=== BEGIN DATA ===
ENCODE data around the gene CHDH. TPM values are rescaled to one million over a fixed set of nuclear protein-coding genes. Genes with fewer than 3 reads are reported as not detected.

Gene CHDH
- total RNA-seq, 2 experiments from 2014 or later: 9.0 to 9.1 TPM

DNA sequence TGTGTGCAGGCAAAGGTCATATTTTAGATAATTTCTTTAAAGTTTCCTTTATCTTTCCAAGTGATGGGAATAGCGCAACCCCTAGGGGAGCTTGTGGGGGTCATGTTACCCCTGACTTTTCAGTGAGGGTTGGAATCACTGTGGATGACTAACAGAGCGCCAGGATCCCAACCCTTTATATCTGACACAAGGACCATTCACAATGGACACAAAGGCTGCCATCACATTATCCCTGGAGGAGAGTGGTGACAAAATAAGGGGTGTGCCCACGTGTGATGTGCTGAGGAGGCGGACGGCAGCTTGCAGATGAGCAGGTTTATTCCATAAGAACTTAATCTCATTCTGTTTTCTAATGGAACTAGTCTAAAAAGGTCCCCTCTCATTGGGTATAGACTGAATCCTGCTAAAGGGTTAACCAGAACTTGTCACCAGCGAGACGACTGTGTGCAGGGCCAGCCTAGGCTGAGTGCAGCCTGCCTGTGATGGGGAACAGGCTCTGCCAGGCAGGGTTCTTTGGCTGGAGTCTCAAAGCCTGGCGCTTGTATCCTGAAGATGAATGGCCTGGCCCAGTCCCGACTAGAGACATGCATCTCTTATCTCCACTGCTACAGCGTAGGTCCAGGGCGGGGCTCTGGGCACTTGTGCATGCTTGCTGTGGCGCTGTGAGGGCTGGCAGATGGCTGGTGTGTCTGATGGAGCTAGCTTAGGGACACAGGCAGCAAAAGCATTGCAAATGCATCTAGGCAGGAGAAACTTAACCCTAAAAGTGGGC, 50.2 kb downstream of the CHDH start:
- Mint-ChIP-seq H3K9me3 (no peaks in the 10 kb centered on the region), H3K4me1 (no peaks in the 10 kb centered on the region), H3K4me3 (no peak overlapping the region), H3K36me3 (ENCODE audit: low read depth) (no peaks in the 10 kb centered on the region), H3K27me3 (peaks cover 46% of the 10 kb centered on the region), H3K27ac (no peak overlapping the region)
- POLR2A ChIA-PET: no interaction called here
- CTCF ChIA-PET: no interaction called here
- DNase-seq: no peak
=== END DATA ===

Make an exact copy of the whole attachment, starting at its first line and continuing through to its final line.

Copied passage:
ENCODE data around the gene CHDH. TPM values are rescaled to one million over a fixed set of nuclear protein-coding genes. Genes with fewer than 3 reads are reported as not detected.

Gene CHDH
- total RNA-seq, 2 experiments from 2014 or later: 9.0 to 9.1 TPM

DNA sequence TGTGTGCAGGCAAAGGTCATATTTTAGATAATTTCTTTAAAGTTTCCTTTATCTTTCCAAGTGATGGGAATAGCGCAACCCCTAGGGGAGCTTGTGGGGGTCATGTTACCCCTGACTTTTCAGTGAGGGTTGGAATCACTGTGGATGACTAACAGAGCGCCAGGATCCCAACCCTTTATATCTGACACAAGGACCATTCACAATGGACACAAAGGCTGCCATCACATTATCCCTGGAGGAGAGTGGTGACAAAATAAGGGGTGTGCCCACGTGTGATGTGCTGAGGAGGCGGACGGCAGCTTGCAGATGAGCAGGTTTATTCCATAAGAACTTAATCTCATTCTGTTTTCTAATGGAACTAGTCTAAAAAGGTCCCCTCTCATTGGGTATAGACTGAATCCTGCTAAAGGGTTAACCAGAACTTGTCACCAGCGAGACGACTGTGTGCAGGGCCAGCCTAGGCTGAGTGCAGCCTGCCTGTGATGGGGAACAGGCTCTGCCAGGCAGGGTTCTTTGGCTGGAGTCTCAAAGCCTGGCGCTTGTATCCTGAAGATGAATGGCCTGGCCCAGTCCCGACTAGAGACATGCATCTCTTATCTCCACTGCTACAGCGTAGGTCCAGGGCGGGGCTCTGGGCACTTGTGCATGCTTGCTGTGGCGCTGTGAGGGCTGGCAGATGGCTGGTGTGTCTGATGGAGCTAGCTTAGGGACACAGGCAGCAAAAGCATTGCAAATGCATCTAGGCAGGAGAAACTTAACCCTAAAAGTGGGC, 50.2 kb downstream of the CHDH start:
- Mint-ChIP-seq H3K9me3 (no peaks in the 10 kb centered on the region), H3K4me1 (no peaks in the 10 kb centered on the region), H3K4me3 (no peak overlapping the region), H3K36me3 (ENCODE audit: low read depth) (no peaks in the 10 kb centered on the region), H3K27me3 (peaks cover 46% of the 10 kb centered on the region), H3K27ac (no peak overlapping the region)
- POLR2A ChIA-PET: no interaction called here
- CTCF ChIA-PET: no interaction called here
- DNase-seq: no peak